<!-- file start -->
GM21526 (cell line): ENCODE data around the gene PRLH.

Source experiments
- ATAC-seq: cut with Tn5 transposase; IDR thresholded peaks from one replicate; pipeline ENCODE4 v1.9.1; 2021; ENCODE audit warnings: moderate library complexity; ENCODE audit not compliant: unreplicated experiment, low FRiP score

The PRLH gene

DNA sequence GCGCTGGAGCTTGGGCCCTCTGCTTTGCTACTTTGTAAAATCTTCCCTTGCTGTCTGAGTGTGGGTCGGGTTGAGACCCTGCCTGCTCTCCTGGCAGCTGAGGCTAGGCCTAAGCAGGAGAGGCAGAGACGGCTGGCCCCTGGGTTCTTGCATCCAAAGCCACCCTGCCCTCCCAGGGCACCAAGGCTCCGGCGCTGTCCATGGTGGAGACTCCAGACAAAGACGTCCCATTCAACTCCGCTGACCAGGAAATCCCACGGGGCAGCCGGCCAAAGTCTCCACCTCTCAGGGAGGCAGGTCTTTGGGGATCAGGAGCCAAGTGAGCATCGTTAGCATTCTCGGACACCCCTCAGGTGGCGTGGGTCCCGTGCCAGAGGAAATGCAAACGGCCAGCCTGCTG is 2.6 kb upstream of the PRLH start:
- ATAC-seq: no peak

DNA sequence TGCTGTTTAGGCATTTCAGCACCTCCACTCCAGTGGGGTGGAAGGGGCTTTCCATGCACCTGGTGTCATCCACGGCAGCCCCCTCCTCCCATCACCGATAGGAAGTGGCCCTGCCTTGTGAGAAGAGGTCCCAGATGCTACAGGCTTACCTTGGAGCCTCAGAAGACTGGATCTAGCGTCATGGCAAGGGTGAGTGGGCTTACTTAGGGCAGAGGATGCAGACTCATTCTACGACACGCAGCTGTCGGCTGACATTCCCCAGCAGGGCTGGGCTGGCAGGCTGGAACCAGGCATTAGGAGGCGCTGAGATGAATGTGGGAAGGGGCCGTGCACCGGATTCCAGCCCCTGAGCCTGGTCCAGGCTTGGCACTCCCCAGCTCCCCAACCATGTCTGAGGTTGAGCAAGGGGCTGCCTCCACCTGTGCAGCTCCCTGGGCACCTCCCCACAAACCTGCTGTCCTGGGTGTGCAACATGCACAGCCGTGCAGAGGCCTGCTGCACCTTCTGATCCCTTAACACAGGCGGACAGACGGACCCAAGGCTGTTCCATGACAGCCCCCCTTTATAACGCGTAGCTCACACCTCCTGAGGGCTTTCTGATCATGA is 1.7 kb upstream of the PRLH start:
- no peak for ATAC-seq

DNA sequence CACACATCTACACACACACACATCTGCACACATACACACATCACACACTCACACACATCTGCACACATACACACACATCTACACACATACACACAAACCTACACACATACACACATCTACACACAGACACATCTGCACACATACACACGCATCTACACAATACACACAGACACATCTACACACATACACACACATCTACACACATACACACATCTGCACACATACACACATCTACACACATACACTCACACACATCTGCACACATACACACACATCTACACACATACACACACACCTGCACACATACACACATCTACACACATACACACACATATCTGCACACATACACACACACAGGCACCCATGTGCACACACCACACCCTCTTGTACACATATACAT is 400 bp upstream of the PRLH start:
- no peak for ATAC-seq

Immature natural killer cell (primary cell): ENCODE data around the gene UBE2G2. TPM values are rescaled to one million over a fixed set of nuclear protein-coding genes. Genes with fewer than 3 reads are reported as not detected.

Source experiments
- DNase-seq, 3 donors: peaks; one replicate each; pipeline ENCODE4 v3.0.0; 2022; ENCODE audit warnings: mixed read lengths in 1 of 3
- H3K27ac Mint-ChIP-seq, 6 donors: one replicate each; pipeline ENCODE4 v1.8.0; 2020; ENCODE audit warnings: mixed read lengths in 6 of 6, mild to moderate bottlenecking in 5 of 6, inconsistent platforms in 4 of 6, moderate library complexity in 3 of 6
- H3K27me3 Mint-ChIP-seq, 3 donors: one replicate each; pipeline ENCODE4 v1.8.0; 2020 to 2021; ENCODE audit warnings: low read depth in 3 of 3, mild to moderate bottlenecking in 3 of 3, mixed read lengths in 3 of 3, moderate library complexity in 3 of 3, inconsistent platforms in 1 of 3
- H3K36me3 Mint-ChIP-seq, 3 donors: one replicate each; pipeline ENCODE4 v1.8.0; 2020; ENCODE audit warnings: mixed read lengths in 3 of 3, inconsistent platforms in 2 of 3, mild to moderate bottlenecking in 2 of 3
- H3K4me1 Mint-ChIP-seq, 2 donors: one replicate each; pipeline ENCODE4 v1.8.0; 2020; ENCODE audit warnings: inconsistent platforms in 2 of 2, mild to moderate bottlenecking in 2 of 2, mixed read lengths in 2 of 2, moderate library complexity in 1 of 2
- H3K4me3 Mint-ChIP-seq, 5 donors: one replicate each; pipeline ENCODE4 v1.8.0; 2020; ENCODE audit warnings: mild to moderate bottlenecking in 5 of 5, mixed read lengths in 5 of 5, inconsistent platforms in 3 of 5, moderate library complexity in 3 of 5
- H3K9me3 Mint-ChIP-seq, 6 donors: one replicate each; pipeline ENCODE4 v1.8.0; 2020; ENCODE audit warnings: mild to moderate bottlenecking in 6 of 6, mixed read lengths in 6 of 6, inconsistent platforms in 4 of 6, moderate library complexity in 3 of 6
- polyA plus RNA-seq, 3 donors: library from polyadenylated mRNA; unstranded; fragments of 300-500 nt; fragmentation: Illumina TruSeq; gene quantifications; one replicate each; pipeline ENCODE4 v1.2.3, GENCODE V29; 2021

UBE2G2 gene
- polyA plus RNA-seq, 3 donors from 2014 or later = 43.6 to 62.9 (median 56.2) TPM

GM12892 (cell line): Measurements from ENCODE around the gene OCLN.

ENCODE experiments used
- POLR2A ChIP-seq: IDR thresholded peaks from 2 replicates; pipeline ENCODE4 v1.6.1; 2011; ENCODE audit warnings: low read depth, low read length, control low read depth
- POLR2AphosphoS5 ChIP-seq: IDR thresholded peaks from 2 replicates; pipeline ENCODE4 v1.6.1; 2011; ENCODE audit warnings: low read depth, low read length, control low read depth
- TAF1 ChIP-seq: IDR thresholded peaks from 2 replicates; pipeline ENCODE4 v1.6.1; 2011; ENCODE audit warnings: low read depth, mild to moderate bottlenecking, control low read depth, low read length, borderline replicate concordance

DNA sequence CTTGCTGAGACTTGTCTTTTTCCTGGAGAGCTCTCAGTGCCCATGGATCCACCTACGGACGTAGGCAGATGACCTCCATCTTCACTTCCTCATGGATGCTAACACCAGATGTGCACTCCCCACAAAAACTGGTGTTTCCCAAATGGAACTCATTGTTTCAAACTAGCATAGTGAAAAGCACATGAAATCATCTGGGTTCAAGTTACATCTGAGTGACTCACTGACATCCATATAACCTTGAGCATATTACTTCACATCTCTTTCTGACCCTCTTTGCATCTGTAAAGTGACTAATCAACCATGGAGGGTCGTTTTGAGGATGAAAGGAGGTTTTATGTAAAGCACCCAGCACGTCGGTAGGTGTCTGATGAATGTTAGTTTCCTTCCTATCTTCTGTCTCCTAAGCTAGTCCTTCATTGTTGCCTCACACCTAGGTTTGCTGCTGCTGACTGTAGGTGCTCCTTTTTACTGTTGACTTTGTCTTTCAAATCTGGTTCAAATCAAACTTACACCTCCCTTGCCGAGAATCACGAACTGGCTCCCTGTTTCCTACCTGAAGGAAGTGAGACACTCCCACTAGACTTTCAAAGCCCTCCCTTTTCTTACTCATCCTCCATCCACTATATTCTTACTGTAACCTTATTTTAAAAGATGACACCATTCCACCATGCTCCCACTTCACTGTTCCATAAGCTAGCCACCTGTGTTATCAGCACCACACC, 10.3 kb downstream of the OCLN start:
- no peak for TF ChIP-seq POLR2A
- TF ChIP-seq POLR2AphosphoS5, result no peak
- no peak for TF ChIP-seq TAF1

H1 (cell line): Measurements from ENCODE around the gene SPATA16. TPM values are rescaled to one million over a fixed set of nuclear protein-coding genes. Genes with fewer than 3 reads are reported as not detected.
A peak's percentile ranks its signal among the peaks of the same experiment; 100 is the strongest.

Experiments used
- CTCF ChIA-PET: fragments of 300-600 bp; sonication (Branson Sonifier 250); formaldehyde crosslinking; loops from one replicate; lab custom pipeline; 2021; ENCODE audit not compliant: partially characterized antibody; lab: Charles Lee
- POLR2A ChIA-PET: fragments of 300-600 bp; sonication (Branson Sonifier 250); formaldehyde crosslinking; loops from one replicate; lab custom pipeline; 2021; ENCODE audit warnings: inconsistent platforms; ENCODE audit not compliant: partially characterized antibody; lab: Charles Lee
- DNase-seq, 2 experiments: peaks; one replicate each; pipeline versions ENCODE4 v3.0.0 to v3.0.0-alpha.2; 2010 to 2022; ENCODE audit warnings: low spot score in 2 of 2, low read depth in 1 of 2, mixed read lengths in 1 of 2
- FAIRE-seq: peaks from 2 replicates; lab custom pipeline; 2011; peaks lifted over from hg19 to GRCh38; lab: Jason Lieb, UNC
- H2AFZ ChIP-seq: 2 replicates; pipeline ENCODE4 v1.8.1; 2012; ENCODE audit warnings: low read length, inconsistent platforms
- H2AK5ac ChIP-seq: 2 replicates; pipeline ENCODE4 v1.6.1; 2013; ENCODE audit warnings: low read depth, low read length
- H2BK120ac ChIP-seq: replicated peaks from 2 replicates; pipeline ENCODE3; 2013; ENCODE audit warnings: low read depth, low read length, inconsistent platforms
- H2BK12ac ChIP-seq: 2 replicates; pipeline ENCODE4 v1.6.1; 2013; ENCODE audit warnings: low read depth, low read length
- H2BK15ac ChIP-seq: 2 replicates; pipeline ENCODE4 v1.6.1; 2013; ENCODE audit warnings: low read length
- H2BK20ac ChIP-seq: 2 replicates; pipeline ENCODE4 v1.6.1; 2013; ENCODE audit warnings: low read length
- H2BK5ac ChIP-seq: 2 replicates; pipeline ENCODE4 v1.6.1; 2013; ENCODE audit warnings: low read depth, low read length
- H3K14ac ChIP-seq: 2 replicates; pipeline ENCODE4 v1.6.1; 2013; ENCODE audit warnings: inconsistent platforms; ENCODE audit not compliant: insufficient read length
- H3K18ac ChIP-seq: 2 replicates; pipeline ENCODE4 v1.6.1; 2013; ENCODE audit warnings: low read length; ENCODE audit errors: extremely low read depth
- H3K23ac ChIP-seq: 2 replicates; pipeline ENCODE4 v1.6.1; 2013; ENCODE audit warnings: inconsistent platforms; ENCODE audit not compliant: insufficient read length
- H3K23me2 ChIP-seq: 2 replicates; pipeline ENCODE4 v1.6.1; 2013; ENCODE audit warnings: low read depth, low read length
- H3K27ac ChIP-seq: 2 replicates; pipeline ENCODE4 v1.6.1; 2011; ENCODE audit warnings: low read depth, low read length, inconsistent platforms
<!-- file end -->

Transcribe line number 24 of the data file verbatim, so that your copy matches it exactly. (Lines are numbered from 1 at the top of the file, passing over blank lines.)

ENCODE experiments used